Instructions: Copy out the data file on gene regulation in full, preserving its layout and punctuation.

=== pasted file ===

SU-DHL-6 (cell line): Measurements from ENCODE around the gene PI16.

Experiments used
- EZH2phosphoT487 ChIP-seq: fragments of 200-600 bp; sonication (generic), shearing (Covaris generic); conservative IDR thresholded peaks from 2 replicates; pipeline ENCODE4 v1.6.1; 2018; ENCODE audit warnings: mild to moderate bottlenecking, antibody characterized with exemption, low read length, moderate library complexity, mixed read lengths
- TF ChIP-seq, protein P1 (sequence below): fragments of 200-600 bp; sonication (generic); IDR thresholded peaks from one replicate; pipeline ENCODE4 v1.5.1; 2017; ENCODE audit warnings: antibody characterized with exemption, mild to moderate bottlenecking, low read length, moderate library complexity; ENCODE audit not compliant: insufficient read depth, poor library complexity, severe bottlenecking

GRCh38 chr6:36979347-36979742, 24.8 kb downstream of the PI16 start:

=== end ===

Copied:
SU-DHL-6 (cell line): Measurements from ENCODE around the gene PI16.

Experiments used
- EZH2phosphoT487 ChIP-seq: fragments of 200-600 bp; sonication (generic), shearing (Covaris generic); conservative IDR thresholded peaks from 2 replicates; pipeline ENCODE4 v1.6.1; 2018; ENCODE audit warnings: mild to moderate bottlenecking, antibody characterized with exemption, low read length, moderate library complexity, mixed read lengths
- TF ChIP-seq, protein P1 (sequence below): fragments of 200-600 bp; sonication (generic); IDR thresholded peaks from one replicate; pipeline ENCODE4 v1.5.1; 2017; ENCODE audit warnings: antibody characterized with exemption, mild to moderate bottlenecking, low read length, moderate library complexity; ENCODE audit not compliant: insufficient read depth, poor library complexity, severe bottlenecking

GRCh38 chr6:36979347-36979742, 24.8 kb downstream of the PI16 start: